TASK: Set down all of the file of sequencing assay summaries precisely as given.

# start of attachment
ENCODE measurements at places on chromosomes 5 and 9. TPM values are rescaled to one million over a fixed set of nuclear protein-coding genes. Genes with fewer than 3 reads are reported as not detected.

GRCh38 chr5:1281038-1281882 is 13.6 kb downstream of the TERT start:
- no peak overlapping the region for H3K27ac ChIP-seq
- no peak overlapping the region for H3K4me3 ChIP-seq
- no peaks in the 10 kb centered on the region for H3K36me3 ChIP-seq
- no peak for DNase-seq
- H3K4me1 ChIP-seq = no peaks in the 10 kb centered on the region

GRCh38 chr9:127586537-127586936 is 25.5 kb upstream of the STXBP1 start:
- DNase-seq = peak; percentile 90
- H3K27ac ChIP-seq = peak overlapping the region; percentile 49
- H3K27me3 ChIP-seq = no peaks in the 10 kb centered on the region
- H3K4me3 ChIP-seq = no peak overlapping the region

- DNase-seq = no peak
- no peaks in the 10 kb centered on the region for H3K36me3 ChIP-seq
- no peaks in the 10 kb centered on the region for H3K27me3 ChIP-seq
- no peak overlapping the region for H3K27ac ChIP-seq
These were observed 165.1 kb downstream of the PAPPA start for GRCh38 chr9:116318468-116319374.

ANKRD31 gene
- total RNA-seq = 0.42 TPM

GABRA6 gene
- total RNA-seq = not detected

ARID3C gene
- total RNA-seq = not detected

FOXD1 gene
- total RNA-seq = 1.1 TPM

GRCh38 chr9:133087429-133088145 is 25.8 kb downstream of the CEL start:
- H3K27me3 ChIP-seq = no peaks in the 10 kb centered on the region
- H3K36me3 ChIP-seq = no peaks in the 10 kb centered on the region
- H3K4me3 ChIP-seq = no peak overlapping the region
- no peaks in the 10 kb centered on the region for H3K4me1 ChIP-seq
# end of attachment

ENCODE measurements at places on chromosomes 5 and 9. TPM values are rescaled to one million over a fixed set of nuclear protein-coding genes. Genes with fewer than 3 reads are reported as not detected.

GRCh38 chr5:1281038-1281882 is 13.6 kb downstream of the TERT start:
- no peak overlapping the region for H3K27ac ChIP-seq
- no peak overlapping the region for H3K4me3 ChIP-seq
- no peaks in the 10 kb centered on the region for H3K36me3 ChIP-seq
- no peak for DNase-seq
- H3K4me1 ChIP-seq = no peaks in the 10 kb centered on the region

GRCh38 chr9:127586537-127586936 is 25.5 kb upstream of the STXBP1 start:
- DNase-seq = peak; percentile 90
- H3K27ac ChIP-seq = peak overlapping the region; percentile 49
- H3K27me3 ChIP-seq = no peaks in the 10 kb centered on the region
- H3K4me3 ChIP-seq = no peak overlapping the region

- DNase-seq = no peak
- no peaks in the 10 kb centered on the region for H3K36me3 ChIP-seq
- no peaks in the 10 kb centered on the region for H3K27me3 ChIP-seq
- no peak overlapping the region for H3K27ac ChIP-seq
These were observed 165.1 kb downstream of the PAPPA start for GRCh38 chr9:116318468-116319374.

ANKRD31 gene
- total RNA-seq = 0.42 TPM

GABRA6 gene
- total RNA-seq = not detected

ARID3C gene
- total RNA-seq = not detected

FOXD1 gene
- total RNA-seq = 1.1 TPM

GRCh38 chr9:133087429-133088145 is 25.8 kb downstream of the CEL start:
- H3K27me3 ChIP-seq = no peaks in the 10 kb centered on the region
- H3K36me3 ChIP-seq = no peaks in the 10 kb centered on the region
- H3K4me3 ChIP-seq = no peak overlapping the region
- no peaks in the 10 kb centered on the region for H3K4me1 ChIP-seq